NB: A version of this post also appears at Existential Ennui.
Here’s a nice exclusive—well, semi-exclusive; I’m cross-posting it at Existential Ennui—for you: Darwyn Cooke‘s handsome cover design for The Getaway Car, the Donald E. Westlake non-fiction anthology put together by Levi Stahl of The University of Chicago Press and due to be published by UCP in September. Levi himself broke the news about Darwyn illustrating and designing the book’s cover on his own blog earlier this month, but this is the first time said cover has been seen online (thank you to Levi for allowing me the opportunity to unveil it here and at Existential Ennui). It’s also, I believe, the first time that Darwyn’s work has adorned a Westlake project outside of the Richard Stark/Parker sphere—but not, I fervently hope, the last. Head to the UCP website for more about the book.
NB: A version of this post also appears at Existential Ennui.
With Trent currently otherwise engaged—literally—it falls to me to provide an update on the Donald E. Westlake non-fiction anthology Trent and I blogged about back in April of last year. Edited by University of Chicago Press’ Levi Stahl, and due for publication by UCP in September, the anthology has now gained both a title and a sub-title: The Getaway Car: A Donald Westlake Nonfiction Miscellany. The full table of contents is available to view on the UCP site, but Levi has kindly agreed for it to be reproduced on The Violent World of Parker and Existential Ennui:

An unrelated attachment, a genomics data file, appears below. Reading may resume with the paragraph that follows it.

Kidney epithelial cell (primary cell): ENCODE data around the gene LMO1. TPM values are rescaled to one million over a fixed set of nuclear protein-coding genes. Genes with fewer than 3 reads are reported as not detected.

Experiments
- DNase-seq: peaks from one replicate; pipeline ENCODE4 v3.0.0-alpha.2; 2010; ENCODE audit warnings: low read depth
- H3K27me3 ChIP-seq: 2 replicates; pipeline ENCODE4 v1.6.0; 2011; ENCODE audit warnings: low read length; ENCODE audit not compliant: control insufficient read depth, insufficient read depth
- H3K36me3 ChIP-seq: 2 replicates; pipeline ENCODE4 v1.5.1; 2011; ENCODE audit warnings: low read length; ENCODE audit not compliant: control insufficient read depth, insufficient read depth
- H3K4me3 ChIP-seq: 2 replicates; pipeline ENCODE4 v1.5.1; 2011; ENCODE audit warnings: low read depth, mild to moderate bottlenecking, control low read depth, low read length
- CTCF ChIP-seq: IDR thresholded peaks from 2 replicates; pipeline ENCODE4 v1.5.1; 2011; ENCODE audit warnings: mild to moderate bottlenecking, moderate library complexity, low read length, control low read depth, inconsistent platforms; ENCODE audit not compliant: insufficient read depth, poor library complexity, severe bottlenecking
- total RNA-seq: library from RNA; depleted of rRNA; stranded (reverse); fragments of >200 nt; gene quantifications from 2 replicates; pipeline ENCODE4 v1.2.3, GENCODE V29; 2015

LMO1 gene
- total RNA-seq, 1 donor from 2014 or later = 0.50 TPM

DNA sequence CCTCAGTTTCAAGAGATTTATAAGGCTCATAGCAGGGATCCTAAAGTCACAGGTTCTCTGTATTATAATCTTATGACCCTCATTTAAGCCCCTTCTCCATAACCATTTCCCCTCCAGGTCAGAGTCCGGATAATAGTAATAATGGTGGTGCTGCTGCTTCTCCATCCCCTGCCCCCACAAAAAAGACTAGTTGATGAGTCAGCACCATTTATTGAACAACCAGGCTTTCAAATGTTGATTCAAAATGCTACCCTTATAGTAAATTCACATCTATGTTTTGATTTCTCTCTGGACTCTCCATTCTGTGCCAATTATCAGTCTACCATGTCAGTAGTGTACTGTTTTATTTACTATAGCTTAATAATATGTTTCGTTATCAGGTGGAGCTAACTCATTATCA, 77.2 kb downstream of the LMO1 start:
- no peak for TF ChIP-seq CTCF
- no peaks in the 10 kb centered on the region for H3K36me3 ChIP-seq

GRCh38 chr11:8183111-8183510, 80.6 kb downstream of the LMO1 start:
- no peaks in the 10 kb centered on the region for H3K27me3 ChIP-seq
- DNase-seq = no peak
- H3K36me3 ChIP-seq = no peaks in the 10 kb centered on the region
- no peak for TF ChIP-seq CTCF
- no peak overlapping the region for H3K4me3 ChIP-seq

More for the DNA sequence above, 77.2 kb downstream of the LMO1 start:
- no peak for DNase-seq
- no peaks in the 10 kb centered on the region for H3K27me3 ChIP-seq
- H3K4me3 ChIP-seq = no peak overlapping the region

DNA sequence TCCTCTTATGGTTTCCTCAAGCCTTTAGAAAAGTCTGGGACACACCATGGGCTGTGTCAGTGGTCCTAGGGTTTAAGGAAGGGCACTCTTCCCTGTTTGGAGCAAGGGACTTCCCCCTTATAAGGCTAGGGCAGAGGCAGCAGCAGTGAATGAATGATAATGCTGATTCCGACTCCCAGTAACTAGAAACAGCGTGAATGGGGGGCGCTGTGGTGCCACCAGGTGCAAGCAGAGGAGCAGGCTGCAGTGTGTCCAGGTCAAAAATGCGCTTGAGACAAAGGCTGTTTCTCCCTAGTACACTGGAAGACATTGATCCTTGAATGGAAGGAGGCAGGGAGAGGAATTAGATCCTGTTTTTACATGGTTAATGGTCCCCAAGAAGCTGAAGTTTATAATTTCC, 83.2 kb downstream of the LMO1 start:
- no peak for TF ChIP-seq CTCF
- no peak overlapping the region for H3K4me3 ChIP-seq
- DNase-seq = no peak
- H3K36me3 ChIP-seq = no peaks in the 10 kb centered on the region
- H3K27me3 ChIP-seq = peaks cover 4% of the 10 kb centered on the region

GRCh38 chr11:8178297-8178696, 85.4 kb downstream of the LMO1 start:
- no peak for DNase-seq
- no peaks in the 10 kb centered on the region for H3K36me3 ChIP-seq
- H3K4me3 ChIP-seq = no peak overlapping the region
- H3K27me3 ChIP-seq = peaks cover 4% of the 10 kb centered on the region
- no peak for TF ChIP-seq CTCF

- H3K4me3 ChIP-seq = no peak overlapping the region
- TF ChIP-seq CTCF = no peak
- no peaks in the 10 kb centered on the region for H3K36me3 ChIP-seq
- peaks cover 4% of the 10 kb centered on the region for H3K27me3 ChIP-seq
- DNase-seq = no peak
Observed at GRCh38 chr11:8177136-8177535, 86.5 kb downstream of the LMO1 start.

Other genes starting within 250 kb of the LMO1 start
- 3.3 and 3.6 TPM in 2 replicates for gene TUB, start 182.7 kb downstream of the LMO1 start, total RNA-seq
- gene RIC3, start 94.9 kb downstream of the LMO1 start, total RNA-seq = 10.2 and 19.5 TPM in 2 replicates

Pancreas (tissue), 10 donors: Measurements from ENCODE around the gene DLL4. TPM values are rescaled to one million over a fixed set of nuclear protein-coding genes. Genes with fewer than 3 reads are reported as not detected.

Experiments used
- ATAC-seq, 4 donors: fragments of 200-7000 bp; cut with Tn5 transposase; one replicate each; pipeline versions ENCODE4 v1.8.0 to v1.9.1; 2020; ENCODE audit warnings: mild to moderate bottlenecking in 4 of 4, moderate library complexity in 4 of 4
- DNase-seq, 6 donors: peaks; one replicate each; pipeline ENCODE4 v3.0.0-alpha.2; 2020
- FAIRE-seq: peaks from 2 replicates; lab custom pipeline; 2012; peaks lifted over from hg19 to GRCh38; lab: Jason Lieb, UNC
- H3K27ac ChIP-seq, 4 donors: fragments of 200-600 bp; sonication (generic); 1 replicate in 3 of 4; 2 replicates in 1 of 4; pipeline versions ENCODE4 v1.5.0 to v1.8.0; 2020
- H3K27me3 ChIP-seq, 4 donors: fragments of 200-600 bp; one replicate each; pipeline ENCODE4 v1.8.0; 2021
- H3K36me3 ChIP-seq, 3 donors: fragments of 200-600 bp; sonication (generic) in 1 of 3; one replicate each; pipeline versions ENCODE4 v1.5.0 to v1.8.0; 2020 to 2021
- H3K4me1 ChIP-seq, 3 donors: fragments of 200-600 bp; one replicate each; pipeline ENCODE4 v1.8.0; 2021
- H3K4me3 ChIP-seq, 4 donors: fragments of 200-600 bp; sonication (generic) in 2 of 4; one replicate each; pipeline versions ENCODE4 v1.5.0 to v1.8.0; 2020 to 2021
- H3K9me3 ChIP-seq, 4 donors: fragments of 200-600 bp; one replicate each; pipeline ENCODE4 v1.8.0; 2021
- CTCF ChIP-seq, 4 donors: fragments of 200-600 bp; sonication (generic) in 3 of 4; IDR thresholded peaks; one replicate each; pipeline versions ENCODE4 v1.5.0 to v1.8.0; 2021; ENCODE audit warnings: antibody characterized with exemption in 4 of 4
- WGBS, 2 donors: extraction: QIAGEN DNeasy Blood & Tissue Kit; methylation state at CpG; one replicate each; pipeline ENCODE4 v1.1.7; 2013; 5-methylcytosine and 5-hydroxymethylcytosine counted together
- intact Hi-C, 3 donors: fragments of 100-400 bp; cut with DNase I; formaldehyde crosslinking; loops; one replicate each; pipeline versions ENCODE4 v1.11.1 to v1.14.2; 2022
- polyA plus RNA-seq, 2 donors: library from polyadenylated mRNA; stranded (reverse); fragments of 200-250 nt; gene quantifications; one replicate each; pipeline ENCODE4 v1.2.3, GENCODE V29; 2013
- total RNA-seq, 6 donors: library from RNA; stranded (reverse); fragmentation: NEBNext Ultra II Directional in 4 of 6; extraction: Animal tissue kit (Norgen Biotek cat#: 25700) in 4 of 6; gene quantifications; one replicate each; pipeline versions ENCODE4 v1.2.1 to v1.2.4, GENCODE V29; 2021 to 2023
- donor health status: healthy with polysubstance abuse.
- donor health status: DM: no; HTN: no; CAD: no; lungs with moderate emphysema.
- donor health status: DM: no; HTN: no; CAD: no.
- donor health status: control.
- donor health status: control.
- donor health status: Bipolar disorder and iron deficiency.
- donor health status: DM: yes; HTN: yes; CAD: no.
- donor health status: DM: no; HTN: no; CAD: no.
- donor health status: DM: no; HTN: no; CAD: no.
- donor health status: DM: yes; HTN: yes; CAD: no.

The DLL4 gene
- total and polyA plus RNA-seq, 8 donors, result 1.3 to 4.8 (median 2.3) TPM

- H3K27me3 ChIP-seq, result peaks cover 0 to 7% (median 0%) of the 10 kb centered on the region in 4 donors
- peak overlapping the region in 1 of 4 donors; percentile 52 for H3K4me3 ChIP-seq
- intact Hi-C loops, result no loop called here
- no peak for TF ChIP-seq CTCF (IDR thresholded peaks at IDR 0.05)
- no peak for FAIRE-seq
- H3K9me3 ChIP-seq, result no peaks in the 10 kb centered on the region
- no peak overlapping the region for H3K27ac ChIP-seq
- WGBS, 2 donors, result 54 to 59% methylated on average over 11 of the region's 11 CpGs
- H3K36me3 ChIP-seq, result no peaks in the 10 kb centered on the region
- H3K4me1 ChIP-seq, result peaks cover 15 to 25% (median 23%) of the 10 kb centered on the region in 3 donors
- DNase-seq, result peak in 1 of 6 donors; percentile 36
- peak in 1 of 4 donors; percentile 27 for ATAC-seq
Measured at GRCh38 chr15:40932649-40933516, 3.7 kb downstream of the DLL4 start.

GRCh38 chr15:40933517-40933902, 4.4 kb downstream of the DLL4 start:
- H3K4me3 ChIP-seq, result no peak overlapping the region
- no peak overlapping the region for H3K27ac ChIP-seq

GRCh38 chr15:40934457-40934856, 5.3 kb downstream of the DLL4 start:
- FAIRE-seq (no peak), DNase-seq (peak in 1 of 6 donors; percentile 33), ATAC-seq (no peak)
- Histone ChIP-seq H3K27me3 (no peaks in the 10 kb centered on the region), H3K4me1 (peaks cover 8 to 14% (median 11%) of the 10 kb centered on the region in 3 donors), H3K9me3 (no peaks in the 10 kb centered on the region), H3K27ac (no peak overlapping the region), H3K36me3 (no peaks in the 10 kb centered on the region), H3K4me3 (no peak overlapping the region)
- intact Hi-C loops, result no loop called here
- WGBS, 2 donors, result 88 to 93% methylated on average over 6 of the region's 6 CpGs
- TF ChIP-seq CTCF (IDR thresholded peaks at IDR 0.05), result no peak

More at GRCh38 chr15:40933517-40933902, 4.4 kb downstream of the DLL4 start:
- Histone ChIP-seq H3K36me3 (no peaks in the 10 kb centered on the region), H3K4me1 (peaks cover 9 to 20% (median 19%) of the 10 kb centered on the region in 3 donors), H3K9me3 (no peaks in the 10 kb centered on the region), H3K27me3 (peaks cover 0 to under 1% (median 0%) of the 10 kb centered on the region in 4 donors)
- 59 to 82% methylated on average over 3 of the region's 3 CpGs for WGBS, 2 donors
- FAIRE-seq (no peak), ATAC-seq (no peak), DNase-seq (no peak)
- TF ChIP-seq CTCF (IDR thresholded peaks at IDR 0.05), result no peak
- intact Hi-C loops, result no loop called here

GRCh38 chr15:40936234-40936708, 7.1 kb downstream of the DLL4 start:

Foreword by Lawrence Block
1 My Second Life: Fragments from an Autobiography
2 Donald E. Westlake, a.k.a. . . .
Hearing Voices in My Head: Tucker Coe, Timothy J. Culver, Richard Stark and Donald E. Westlake
Living with a Mystery Writer, by Abby Adams
Writers on Writing: A Pseudonym Returns From an Alter-Ego Trip, With New Tales to Tell
3 So Tell Me about This Job We’re Gonna Pull: On Genre
The Hardboiled Dicks
Introduction to Murderous Schemes
Introduction to The Best American Mystery Stories, 2000
Don’t Call Us, We’ll Call You
4 Ten Most Wanted: Ten Favorite Mystery Books
5 Returning to the Scene of the Crime: On His Own Work
Introduction to Levine
Tangled Webs for Sale: Best Offer
Introduction to Kahawa
Letter to Howard B. Gotlieb, Boston University Libraries
6 Lunch Break: May’s Famous Tuna Casserole
7 The Other Guys in the String: Peers, Favorites, and Influences
Lawrence Block: First Sighting
On Peter Rabe
Playing Politics with a Master of Dialogue: On George V. Higgins
On Rex Stout
Introduction to Jack Ritchie’s A New Leaf and Other Stories
Foreword to Thurber on Crime
Introduction to Charles Willeford’s The Way We Die Now
On Stephen Frears
John D. MacDonald: A Remembrance
8 Coffee Break: Letter to Ray Broekel
9 Anything You Say May Be Used against You: Interviews
An Inside Look at Donald Westlake, by Albert Nussbaum, 81332-132
The Worst Happens: From an Interview by Patrick McGilligan
10 Midnight Snack: Gustatory Notes from All Over
11 Side Jobs: Prison Breaks, Movie Mobsters, and Radio Comedy
Love Stuff, Cops-and-Robbers Style
Send In the Goons
12 Signed Confessions: Letters
To Judy ?
To Peter Gruber
To James Hale
To Stephen and Tabitha King
To Brian Garfield
To David Ramus
To Pam Vesey
To Gary Salt
To Henry Morrison
To Jon L. Breen
13 Jobs Never Pulled: Title Ideas
Comic Crime Titles
14 Death Row (Or, The Happily Ever Afterlife): Letter to Ralph L. Woods